Indiana Taxidermist Helps Identify State’s First Case of Chronic Wasting Disease

by Vern Evans

On Friday, the Indiana Department of Natural Resources announced that the state’s first positive chronic wasting disease test has shown up in a free-roaming deer that was harvested near the Michigan border. The hunter shot the infected buck in LaGrange County during the 2023 season. The buck tested positive for the disease twice in two separate tests, DNR deer program lead and biologist Joe Caudell tells Outdoor Life

The first test happened at the Animal Disease Diagnostic Lab at Purdue University. After the test came back positive, researchers sent the sample to the National Veterinary Services Laboratory in Ames, Iowa to confirm presence of the disease with a second, independent test. Results from that second test came back on Wednesday, Caudell says.

April might seem like a strange month to determine the CWD status of a hunter-harvested deer. But the testing process for this particular buck occurred as part of a program that engages Indiana taxidermists on CWD surveillance. The DNR, the National Deer Association, and taxidermists across the state piloted the taxidermist incentive program for a few years before going fully operational during the 2023-2024 hunting season. As part of that program, the state pays participating taxidermists $10 for every set of lymph nodes they submit for CWD testing. 

The discovery doesn’t come as a huge surprise, Caudell says. Every state that borders Indiana is already a host state for CWD, so to say it was coming at Hoosier deer from all angles would be an understatement. Biologists were especially concerned about the northern Indiana region.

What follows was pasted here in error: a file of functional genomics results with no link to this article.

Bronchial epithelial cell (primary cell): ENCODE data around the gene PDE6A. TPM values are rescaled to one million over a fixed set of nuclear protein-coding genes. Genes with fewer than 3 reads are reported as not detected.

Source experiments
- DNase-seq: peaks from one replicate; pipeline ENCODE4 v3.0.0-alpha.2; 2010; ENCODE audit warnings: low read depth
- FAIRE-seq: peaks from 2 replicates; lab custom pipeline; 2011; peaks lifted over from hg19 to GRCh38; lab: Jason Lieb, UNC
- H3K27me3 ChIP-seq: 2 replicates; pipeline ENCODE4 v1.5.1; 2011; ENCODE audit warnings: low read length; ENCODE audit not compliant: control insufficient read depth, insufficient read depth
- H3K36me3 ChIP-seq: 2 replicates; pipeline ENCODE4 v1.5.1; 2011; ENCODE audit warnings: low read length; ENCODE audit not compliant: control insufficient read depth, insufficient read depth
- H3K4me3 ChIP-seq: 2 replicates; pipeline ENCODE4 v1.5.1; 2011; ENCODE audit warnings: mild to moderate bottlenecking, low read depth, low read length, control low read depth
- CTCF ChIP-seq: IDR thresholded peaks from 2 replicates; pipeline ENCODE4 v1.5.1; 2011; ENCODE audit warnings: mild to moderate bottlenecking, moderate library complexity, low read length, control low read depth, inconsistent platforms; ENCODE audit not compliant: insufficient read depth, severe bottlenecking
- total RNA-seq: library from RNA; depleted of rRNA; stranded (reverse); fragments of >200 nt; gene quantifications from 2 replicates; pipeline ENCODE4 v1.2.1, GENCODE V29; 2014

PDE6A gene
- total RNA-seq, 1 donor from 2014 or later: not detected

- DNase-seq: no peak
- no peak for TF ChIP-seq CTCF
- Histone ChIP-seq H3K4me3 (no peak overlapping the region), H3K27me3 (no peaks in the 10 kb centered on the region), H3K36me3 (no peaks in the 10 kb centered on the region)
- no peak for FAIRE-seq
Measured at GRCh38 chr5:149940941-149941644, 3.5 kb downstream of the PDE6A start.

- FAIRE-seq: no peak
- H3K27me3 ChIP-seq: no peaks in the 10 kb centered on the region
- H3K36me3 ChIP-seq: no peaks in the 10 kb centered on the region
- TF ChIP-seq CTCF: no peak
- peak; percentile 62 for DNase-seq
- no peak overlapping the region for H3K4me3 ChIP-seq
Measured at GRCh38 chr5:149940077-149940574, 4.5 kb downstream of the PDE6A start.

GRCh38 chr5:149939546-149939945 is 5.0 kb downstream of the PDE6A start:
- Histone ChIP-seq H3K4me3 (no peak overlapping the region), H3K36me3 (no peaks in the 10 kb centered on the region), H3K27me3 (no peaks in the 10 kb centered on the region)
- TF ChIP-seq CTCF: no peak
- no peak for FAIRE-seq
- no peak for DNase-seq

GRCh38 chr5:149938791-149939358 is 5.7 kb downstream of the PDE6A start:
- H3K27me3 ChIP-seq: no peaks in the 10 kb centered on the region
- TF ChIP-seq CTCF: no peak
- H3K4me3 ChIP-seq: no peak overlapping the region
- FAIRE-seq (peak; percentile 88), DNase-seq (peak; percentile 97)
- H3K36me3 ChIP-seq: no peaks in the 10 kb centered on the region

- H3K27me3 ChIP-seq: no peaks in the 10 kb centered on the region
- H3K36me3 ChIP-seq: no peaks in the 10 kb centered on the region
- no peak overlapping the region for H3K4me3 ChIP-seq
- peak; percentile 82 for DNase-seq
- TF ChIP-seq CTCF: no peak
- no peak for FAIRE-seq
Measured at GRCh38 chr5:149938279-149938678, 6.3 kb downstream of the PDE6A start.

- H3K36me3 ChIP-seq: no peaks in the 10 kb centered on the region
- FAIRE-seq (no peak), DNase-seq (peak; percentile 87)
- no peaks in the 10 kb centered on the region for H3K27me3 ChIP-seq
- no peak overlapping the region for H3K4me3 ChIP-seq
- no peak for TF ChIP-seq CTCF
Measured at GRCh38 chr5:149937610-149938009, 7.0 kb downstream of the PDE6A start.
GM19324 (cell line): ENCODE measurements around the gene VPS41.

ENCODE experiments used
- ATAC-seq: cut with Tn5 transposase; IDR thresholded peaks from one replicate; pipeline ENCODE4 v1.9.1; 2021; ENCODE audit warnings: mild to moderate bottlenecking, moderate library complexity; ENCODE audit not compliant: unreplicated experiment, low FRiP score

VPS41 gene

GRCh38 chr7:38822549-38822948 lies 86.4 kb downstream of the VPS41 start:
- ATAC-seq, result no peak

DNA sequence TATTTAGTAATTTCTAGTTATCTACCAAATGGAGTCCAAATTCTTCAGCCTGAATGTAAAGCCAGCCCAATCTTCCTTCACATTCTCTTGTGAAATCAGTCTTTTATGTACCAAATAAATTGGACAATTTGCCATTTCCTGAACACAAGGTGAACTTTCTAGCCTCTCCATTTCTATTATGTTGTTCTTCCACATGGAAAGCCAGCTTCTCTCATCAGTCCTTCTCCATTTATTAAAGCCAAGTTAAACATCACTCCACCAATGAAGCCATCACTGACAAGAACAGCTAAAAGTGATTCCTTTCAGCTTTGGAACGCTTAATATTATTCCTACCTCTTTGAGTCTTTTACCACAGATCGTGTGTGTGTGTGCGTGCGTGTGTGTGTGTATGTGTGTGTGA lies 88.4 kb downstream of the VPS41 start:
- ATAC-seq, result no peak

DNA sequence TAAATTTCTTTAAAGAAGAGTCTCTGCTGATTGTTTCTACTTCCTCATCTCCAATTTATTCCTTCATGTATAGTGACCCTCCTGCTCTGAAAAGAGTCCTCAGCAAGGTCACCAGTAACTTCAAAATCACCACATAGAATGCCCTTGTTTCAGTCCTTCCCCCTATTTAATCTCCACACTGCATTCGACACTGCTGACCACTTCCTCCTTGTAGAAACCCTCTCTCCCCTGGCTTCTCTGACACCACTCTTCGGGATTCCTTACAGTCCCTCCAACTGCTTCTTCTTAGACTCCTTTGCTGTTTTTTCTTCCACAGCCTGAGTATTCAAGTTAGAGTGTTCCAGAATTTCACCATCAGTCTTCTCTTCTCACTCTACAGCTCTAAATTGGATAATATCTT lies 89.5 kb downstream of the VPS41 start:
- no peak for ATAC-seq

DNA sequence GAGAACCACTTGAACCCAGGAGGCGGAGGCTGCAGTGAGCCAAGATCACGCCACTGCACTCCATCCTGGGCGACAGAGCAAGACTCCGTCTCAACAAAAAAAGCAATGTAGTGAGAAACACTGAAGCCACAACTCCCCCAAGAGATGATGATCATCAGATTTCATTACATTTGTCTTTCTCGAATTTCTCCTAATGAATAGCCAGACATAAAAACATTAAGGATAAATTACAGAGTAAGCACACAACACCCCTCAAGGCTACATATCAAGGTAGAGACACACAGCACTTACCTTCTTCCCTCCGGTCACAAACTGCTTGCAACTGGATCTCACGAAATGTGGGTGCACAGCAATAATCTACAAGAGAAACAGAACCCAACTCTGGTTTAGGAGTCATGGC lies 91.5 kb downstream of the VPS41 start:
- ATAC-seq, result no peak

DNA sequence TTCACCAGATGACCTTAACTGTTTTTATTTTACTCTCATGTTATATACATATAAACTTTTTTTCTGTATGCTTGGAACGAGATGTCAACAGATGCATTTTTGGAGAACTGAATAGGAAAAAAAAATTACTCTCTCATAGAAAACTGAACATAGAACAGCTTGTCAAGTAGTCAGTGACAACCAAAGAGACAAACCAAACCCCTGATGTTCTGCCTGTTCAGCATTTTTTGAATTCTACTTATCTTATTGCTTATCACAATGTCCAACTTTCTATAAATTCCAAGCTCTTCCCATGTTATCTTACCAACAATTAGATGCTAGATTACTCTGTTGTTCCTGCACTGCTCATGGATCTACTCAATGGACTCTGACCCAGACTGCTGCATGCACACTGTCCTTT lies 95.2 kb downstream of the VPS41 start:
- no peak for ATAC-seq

“We had done prior intensive surveillance in that area,” Caudell says. “This is one of those areas that we were always keeping an eye on. We wanted to make sure we had taxidermists participating there, and when we got sick deer calls from that area we were always on a little bit higher alert, because of that proximity to Michigan.”

CWD first showed up in Michigan’s free-roaming deer in 2015. That discovery occurred in Meridian Township in the central part of the Lower Peninsula. 

Indiana DNR will continue to monitor deer herds for more signs of disease spread, Caudell says. During the 2024-2025 hunting season, there will be a renewed emphasis on testing and reporting. But their approach to surveillance and response is largely regional and dependent on whether nearby deer herds are salvageable or already infected.

Read Next: Here’s What Top Chronic Wasting Disease Researchers Can’t Say on the Record

“We’ve got it broken down into a few different areas. If we find CWD that’s adjacent to free-ranging deer populations that already have CWD, trying to reverse the situation or stop the spread has not been effective in a lot of other states,” Caudell says. “If we find it in other parts of the state [without additional presence in nearby free-ranging populations], like southern Indiana, that would trigger other responses. But in this case, [we will just continue] monitoring.”

“We’ve got CWD now,” he continues. “We’re just going to learn to live with it in those parts of the state.”

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